Since carnival season is in full swing, it is also good to mention that St. Charles Avenue has become a standard route for most Mardi Gras parades due to its wide neutral ground (or median) that can accommodate large crowds. Though several krewes parade down St. Charles Avenue two weeks before Mardi Gras, the most popular parades lead up to Fat Tuesday. On Thursday night, Muses (a krewe exclusive to women) rolls. Bacchus (one of the few “super krewes”) rolls the Sunday before Mardi Gras and features a famous celebrity as the Grand Marshal each year. Orpheus runs on “Lundi Gras” (or the Monday before Mardi Gras), while the Zulu and Rex parades roll on Fat Tuesday. During carnival season, beads get caught in tree branches and power lines and decorate the avenue until the next carnival.

Clockwise from top left: Mardi Gras beads hanging year round in trees along parade routes; the Bigshot float in the Zulu Parade, seated ladders are a common site along St. Charles during Mardi Gras; the Buoef Gras float in the Rex parade.

Clockwise from top left: Mardi Gras beads hanging year round in trees along parade routes; the Bigshot float in the Zulu Parade; seated ladders are a common site along St. Charles during Mardi Gras; the Boeuf Gras float in the Rex parade. Credit for Boeuf Gras and Zulu pictures: Chris Graythen, Getty Images.

Zulu is a historic African-American parade that runs on the early morning of Fat Tuesday. This krewe was not allowed to parade publicly until 1968. Run by the Social Aid and Pleasure Club, Zulu has both white and black riders that dress in grass skirts and have black face. This event is most likely the only occasion in America (if not the world) when white and black people wear blackface together and it be not only tolerated, but celebrated. As I’ve said before, we do things a little differently down here.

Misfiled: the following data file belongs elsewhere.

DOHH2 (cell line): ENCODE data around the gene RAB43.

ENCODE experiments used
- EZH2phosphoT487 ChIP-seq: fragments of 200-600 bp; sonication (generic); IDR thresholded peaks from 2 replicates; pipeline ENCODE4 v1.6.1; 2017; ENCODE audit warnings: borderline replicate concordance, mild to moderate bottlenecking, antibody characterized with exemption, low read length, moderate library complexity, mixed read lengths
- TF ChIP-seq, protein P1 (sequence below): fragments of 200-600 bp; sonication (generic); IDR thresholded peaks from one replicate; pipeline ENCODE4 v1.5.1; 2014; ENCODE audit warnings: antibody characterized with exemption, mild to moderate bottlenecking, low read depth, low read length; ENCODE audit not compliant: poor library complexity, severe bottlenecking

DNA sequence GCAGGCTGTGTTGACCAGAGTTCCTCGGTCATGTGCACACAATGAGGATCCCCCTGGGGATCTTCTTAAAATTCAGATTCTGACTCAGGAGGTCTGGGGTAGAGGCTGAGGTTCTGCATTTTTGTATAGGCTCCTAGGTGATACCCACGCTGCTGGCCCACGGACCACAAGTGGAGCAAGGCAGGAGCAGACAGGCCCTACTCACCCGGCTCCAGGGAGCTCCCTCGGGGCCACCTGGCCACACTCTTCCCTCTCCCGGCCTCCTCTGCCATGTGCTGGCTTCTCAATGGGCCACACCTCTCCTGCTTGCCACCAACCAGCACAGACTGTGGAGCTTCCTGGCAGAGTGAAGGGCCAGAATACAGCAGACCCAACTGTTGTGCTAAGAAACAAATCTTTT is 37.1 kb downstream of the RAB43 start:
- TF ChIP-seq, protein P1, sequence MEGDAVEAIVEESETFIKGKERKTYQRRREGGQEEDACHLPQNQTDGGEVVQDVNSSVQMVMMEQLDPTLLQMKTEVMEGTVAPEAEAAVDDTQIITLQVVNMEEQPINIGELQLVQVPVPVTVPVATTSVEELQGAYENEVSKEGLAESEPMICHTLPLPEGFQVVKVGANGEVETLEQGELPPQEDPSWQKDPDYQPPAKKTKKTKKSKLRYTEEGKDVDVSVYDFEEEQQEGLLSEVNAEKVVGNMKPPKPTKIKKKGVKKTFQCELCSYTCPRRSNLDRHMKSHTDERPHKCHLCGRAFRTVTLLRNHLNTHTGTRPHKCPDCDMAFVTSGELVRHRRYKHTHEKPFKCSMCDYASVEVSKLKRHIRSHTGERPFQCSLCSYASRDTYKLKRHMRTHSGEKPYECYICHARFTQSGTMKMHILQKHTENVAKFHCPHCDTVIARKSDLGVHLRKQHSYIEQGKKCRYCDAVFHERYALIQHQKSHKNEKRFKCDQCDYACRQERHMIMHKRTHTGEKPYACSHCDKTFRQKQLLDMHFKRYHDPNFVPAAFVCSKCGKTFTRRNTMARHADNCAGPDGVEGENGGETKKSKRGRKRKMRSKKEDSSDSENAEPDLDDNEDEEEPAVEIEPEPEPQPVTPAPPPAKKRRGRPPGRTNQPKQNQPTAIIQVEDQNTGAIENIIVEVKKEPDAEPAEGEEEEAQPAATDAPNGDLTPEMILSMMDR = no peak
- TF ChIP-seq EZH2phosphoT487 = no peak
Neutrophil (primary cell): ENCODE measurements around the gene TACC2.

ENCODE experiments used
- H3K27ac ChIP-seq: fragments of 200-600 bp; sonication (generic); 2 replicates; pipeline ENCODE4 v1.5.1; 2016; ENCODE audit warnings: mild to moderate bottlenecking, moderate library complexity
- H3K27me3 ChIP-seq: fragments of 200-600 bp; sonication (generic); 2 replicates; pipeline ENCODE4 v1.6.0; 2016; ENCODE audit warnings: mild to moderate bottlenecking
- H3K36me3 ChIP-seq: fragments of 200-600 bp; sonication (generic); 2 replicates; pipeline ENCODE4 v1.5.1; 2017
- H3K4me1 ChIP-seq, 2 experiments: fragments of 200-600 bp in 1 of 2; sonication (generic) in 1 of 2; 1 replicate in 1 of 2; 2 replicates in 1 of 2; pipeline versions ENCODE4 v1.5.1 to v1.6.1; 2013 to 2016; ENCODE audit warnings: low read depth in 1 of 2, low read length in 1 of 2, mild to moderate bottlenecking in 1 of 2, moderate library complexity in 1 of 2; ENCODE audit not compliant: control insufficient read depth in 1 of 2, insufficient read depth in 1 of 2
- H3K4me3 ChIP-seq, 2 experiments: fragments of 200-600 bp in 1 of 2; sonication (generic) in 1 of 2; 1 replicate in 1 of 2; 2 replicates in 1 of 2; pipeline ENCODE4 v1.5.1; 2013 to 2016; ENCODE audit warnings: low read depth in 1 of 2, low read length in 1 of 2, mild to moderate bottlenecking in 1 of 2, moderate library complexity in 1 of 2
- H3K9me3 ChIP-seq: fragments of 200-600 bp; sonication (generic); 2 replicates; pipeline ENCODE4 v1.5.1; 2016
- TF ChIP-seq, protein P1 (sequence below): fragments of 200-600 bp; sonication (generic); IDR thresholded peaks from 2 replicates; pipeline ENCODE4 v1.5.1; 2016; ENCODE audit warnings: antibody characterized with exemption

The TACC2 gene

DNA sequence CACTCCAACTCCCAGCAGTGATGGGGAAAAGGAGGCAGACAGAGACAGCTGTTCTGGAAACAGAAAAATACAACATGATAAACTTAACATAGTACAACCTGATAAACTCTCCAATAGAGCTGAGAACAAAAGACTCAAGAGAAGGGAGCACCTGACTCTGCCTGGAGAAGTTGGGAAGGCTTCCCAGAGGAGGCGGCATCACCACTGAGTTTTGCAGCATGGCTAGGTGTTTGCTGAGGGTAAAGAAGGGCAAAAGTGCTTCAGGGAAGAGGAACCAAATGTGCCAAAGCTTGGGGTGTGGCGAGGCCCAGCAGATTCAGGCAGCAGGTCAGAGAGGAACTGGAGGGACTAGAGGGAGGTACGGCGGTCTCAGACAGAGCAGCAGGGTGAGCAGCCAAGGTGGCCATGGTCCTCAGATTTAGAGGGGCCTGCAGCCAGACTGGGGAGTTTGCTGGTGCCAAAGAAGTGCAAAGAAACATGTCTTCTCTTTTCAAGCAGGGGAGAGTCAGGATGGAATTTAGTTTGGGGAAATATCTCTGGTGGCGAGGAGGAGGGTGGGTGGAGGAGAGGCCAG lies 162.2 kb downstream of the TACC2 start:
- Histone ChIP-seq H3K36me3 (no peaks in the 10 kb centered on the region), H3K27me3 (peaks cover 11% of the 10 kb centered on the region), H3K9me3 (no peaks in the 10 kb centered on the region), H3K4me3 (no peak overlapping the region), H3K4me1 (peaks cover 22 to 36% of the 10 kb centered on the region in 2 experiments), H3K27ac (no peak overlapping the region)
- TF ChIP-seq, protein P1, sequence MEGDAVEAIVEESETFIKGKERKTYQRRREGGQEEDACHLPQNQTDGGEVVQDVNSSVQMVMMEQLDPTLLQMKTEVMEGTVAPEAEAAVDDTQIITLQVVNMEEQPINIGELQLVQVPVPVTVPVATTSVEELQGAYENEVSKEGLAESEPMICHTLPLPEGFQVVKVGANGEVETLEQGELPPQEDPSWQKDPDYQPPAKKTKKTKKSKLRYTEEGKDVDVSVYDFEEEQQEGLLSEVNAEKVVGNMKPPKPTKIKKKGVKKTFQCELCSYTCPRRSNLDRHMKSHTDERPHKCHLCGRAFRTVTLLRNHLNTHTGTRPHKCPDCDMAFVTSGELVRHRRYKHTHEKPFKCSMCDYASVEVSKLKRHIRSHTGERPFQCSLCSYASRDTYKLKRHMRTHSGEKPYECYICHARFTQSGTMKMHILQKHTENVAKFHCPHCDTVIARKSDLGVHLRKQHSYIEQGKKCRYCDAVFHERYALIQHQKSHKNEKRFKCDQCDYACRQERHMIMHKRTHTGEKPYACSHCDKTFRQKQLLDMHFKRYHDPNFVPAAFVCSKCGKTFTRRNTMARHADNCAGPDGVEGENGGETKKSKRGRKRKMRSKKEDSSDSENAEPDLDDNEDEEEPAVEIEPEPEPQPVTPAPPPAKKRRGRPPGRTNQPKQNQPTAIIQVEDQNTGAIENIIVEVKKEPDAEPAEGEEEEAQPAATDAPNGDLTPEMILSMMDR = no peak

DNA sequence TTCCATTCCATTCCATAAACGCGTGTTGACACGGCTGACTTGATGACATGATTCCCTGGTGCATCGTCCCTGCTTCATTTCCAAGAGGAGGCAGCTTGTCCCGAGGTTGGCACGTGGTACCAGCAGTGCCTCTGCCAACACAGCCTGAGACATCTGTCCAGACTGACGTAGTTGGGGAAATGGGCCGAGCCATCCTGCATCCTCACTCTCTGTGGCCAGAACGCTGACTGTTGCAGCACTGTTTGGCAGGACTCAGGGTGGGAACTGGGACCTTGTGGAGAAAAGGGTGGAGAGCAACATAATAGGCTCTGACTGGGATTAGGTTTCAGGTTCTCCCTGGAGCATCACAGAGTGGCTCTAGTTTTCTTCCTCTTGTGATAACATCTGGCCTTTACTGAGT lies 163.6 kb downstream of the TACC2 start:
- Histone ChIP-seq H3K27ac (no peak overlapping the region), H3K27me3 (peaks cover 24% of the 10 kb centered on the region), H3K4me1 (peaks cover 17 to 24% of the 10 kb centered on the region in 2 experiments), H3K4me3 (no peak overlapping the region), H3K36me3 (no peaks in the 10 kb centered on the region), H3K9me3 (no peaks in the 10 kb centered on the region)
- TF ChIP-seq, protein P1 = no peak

The Krewe of Rex is also a historic parade that first took to the streets in 1872. It brought stability to the carnival season at a time when the city considered eliminating carnival due to chaos and disorder, and they continue to do things for the public good (as their motto “Pro Bono Publico” suggests). Rex’s iconic Boeuf Gras float symbolizes the medieval routes of carnival. Historically, many European (typically French) cultures used to parade cattle down the streets and into the slaughterhouse for one last feast before fasting for Lent. In fact, Rex paraded live cattle in the parade for many years as well. Dr. Stephen Hales from the Rex Organizations says, “The Boeuf Gras is the oldest symbol of carnival, going back to the Middle Ages. In fact, back then they called it Boeuf Gras, not even Mardi Gras. If you took a 14th-century Frenchmen and parachuted him into New Orleans during Mardi Gras, he would be baffled as to what was happening, until he saw the Boeuf Gras float. Then, he would know exactly what was being celebrated.”

Tomorrow: St. Charles Avenue can appear as a time capsule with the streetcars, century-old mansions, and oak trees; however, new developments are always transforming the grand street. According to http://www.nola.curbed.com, a new grocery is being planned at 2025 St. Charles Avenue and will supposedly have a “beer cave,” coffee station, and a walk-in cigar humidor. These are a few of my favorite things, it just so happens.

As far the future of St. Charles Avenue goes, I do not foresee any significant changes, and I think mostly every New Orleanian is 100% content with that as well.

Am I wrong?

Sources:

John Chase. Frenchmen, Desire, and Good Children. 1949.

Sarah Chase. “New LGD Grocery Will Have a Walk-in Humidor and ‘Beer Cave.’” http://www.nola.curbed.com. 15 January 2014.

http://www.rexorganization.com

http://www.old-new-orleans.com/NO_StCharlesHotel.html